- If we use 0, we'll meet the
**completely symmetric problem**. No matter how long you train your NN, hidden units compute exactly the same function → No point to having more than 1 hidden unit!

- We add a little bit in and keep 0 in .

**Forward Propagation**: Loop through number of layers:

- (linear)

- (for , non-linear activations)

- (sigmoid function)

**Cost function**:

**Backward Propagation**: Loop through number of layers

- .

- for , non-linear activations:
- .
- .
- .
- .

**Update parameters**: loop through number of layers (for )

- .

- .

```
1def L_Layer_NN(X, Y, layers_dims, learning_rate=0.0075,
2 num_iterations=3000, print_cost=False):
3 costs = []
4 m = X_train.shape[1] # number of training examples
5 L = len(layer_dims) # number of layers
6
7 # INITIALIZE W, b
8 params = {'W':[], 'b':[]}
9 for l in range(L):
10 params['W'][l] = np.random.randn(layer_dims[l], layer_dims[l-1]) * 0.01
11 params['b'][l] = np.zeros((layer_dims[l], 1))
12
13 # GRADIENT DESCENT
14 for i in range(0, num_iterations):
15 # FORWARD PROPAGATION (Linear -> ReLU x (L-1) -> Linear -> Sigmoid (L))
16 A = X
17 caches = {'A':[], 'W':[], 'b':[], 'Z':[]}
18 for l in range(L):
19 caches['A_prev'].append(A)
20 # INITIALIZE W, b
21 W = params['W'][l]
22 b = params['b'][l]
23 caches['W'].append(W)
24 caches['b'].append(b)
25 # RELU X (L-1)
26 Z = np.dot(W, A) + b
27 if l != L: # hidden layers
28 A = relu(Z)
29 else: # output layer
30 A = sigmoid(Z)
31 caches['Z'].append(Z)
32
33 # COST
34 cost = -1/m * np.dot(np.log(A), Y.T) - 1/m * np.dot(np.log(1-A), 1-Y.T)
35
36 #FORWARD PROPAGATION (Linear -> ReLU x (L-1) -> Linear -> Sigmoid (L))
37 dA = - (np.divide(Y, A) - np.divide(1 - Y, 1 - A))
38 grads = {'dW':[], 'db':[]}
39 for l in reversed(range(L)):
40 cache_Z = caches['Z'][l]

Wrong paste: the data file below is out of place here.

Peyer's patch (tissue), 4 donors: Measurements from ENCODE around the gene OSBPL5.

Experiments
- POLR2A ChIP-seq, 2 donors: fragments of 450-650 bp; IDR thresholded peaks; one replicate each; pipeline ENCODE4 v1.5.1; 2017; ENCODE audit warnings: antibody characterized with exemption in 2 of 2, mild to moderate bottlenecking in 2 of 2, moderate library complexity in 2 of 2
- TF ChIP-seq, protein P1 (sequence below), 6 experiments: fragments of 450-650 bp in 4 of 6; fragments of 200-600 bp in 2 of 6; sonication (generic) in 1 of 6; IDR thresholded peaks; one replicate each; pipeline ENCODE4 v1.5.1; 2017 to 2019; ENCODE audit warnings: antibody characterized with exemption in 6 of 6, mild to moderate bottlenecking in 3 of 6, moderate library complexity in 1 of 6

41 if l != L-1: # hidden layers
42 dZ = np.array(dA, copy=True)
43 dZ[Z <= 0] = 0
44 else: # output layer
45 dZ = dA * sigmoid(cache_Z)*(1-sigmoid(cache_Z))
46 cache_A_prev = caches['A_prev'][l]
47 dW = 1/m * np.dot(dZ, cache_A_prev.T)
48 db = 1/m * np.sum(dZ, axis=1, keepdims=True)
49 dA = np.dot(W.T, dZ)
50 grads['dW'].append(dW)
51 grads['db'].append(db)
52
53 # UPDATE PARAMETERS
54 for l in range(L):
55 params['W'][l+1] = params['W'][l] - grads['dW'][l]
56 params['b'][l+1] = params['b'][l] - grads['db'][l]
57
58 if print_cost and i % 100 == 0:
59 print ("Cost after iteration %i: %f" %(i, cost))
60 if print_cost and i % 100 == 0:
61 costs.append(cost)
62
63 return parameter
```

**Parameters**: .

**Hyperparameters**:- Learning rate ().
- Number of iterations (in gradient descent algorithm) (
`num_iterations`

). - Number of layers ().
- Number of nodes in each layer ().
- Choice of activation functions (their form, not their values).

- Always use vectorized if possible! Especially for number of examples!

- We can't use vectorized for number of layers, we need
`for`

.

- Sometimes, functions computed with
**Deep NN**(more layers, fewer nodes in each layer) is better than**Shallow**(fewer layers, more nodes). E.g. function`XOR`

.

- Deeper layer in the network, more complex features to be determined!

- Applied deep learning is a very empirical process! Best values depend much on data, algorithms, hyperparameters, CPU, GPU,...

- Learning algorithm works sometimes from data, not from your thousands line of codes (surprise!!!)

This section contains an idea, not a complete task!

✳️ Reshape quickly from

`(10,9,9,3)`

to `(9*9*3,10)`

:```
1X = np.random.rand(10, 9, 9, 3)
2X = X.reshape(10,-1).T
```

✳️ Don't use loop, use

**vectorization**!